At the secondary level — I agree wholeheartedly that professional development involving both scientists & teachers is the way to go, with positive spin-offs for both teachers & the scientists involved. In fact, this sort of relationship should be in effect at all levels of schooling, as it would promote a situation where ‘[students] are challenged to develop deep understanding through strategies that emphasise student questioning, exploration, and engaging with significant ideas and practices. There would be much greater interaction between schools and the science community and more emphasis placed on students’ active engagement in their own learning’ (Bull et al., 2020).
With two caveats: firstly that it will be essential for those scientists involved in such programs to receive proper recognition for this role from their institutions, in things such as promotion rounds, as this would send a clear signal that these activities are valued. And equally important is the need for discussions around what is ‘core’ to the science curriculum. My experience in biology is that as new techniques or information become available they tend to be ‘front-loaded’ into the curriculum (e.g. by way of things such as the explanatory notes that accompany Achievement Standards) without any real consideration of how to fit everything in or, indeed, what might usefully be omitted in their place. I have argued for some time now that these discussions are essential in all science subject areas but see little real sign of this happening. But that over-full curriculum may give little opportunity for students to spend time discussing what they’ve learned, or take a creative approach to classroom work, especially if they’re working towards a series of assessments over the year. Maybe, with the advent of the new curriculum, there’s the opportunity for changes in teaching & assessment practices – maybe things like the integrated learning programs that some secondary schools have developed? – that will turn us around from the situation described by Bull et al. where ‘[traditional] science education, designed to prepare science-able students for science careers, is in fact turning many students away from science…’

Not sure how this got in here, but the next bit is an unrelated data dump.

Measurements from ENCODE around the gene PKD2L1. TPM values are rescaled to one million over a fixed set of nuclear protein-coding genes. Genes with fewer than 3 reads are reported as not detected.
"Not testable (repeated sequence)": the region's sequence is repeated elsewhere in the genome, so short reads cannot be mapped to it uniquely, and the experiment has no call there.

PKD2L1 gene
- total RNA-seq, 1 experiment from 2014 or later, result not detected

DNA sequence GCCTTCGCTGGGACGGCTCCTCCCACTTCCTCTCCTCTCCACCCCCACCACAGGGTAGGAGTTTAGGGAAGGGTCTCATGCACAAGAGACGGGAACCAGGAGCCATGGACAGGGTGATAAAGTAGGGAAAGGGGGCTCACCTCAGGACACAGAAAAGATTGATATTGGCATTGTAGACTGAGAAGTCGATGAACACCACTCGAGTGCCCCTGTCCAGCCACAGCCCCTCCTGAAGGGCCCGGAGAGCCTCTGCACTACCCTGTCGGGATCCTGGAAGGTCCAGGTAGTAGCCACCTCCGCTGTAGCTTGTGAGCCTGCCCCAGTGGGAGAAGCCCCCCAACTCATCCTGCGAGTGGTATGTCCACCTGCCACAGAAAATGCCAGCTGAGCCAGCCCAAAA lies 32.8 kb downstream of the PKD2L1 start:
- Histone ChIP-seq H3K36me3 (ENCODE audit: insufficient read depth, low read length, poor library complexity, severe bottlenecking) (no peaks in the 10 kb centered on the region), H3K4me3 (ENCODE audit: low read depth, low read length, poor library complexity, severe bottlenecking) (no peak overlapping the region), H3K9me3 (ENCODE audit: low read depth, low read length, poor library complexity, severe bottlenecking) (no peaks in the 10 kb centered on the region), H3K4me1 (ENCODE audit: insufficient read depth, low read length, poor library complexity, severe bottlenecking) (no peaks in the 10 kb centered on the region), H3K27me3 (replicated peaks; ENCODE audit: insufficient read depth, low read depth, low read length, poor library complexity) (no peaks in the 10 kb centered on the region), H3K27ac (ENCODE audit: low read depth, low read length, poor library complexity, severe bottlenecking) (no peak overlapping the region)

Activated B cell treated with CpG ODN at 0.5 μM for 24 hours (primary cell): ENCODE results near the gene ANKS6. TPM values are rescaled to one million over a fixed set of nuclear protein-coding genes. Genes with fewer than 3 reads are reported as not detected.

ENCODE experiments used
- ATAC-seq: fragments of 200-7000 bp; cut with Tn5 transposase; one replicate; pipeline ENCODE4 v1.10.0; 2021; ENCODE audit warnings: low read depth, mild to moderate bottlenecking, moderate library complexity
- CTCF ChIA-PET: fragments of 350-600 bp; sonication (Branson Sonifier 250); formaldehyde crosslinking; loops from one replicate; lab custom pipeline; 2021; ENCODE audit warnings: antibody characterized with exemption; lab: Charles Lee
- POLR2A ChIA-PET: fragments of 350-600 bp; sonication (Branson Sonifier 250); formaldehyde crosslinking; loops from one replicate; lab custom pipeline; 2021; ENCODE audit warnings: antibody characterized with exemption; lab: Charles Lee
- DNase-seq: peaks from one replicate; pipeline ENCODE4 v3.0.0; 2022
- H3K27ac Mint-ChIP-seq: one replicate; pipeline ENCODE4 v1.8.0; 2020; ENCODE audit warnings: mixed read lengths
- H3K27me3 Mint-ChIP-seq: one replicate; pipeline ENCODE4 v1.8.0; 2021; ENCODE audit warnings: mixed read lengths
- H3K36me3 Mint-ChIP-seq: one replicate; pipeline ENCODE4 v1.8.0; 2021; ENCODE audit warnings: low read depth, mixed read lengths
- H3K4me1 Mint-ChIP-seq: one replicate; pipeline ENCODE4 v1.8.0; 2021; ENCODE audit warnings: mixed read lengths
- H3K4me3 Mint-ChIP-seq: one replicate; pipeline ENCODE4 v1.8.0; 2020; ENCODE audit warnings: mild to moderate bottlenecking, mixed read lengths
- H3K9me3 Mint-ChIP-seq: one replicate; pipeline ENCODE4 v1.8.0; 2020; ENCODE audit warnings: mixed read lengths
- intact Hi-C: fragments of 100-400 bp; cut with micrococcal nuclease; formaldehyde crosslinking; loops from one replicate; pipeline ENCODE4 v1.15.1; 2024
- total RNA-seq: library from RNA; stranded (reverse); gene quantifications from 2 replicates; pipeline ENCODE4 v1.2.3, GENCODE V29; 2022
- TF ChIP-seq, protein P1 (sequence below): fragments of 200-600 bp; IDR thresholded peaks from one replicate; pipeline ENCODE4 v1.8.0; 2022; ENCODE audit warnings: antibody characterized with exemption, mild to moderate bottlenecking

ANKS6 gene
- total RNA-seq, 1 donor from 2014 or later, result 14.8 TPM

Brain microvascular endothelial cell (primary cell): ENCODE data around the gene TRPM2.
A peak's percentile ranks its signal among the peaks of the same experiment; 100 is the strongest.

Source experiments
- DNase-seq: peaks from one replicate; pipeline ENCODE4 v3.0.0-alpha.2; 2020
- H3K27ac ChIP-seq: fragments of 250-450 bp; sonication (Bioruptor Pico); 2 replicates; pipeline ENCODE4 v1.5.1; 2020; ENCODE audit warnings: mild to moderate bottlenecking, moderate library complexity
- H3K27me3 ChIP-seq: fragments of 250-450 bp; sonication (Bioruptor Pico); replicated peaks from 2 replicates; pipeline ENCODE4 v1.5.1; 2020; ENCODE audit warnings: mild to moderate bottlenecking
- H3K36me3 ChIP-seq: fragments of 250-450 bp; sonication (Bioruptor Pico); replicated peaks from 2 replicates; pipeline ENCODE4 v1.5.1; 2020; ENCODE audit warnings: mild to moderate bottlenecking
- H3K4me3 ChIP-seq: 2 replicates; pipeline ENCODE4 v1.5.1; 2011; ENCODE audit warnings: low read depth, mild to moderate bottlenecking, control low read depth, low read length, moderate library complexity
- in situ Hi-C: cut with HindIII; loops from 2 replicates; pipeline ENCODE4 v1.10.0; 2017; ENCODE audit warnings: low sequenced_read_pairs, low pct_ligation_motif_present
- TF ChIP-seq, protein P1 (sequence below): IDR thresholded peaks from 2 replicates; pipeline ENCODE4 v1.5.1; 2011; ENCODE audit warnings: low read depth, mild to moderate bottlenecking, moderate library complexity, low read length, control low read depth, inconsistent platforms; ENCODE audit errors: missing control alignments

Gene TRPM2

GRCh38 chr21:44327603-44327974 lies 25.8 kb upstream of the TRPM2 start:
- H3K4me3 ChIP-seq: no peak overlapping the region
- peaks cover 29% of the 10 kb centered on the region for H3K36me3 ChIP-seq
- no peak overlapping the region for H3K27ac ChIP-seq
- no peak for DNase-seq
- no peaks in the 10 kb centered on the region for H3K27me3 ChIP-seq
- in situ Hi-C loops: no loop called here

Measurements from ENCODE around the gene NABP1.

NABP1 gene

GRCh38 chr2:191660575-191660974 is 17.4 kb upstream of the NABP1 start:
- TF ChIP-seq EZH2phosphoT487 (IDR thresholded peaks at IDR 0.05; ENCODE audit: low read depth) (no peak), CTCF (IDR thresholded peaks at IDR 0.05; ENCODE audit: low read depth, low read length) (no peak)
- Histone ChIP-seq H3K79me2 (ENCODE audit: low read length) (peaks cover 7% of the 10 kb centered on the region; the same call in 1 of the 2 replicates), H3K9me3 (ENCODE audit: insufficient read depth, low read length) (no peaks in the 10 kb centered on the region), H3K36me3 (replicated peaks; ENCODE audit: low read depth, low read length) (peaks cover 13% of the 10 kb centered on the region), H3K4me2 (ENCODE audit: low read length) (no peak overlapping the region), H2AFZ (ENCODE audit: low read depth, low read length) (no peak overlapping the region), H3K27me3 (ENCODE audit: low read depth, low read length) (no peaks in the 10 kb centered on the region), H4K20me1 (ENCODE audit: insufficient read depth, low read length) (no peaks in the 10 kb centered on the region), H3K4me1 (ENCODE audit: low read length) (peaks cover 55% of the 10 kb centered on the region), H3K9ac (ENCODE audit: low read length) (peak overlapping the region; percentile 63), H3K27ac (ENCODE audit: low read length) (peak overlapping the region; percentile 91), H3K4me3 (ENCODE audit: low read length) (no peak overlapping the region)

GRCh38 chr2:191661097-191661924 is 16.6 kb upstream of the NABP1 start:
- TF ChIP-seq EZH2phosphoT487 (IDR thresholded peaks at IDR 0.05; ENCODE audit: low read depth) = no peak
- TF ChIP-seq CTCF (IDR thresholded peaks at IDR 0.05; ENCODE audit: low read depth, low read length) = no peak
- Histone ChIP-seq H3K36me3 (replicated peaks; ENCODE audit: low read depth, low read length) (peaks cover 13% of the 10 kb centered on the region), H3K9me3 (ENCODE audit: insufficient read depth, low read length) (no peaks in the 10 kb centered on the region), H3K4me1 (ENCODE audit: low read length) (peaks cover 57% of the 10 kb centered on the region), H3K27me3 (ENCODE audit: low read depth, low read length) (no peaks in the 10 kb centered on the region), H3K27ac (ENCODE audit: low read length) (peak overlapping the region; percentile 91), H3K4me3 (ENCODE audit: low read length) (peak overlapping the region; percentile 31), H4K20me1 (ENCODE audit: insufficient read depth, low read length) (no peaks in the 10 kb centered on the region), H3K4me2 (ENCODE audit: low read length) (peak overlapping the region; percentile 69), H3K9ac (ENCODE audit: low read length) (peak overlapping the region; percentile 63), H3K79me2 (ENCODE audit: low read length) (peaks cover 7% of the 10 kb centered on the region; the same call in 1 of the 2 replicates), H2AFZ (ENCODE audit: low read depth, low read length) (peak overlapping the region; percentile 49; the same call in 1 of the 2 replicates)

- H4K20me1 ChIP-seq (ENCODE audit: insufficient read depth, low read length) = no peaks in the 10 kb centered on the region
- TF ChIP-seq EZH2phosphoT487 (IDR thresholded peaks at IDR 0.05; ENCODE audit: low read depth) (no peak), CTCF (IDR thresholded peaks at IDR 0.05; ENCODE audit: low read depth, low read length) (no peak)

And of course, there’s also the need for proper funding of professional development to make all this possible…
Unfortunately there’s quite a lot of support for ‘traditional’ science teaching among university academics, & the modes of teaching that are becoming more common in secondary classrooms have yet to make much of an inroad in the tertiary sector. This is a real pity as I believe such changes would go a long way towards enhancing students’ success as they move into their tertiary studies. There’s also a failure by many in the tertiary sector to recognise that university is not the next destination for a sizeable proportion of year 13 students. For example, while collectively our universities do emphasise the importance of the ‘secondary-tertiary interface’, one document on Te Pokai Tara (the NZVCC’s website) states that ‘the appropriate interventions must continue at the secondary level to minimise the extent to which bridging support is necessary at tertiary level.’ On the face of it, this fails to recognise the diversity of learning experiences offered to secondary students and the reasons for that diversity. Such expectations have the potential to constrain schools’ ability to offer innovative combinations of achievement standards that best meet their students’ needs & interests, and run counter to the intention of the New Zealand Curriculum.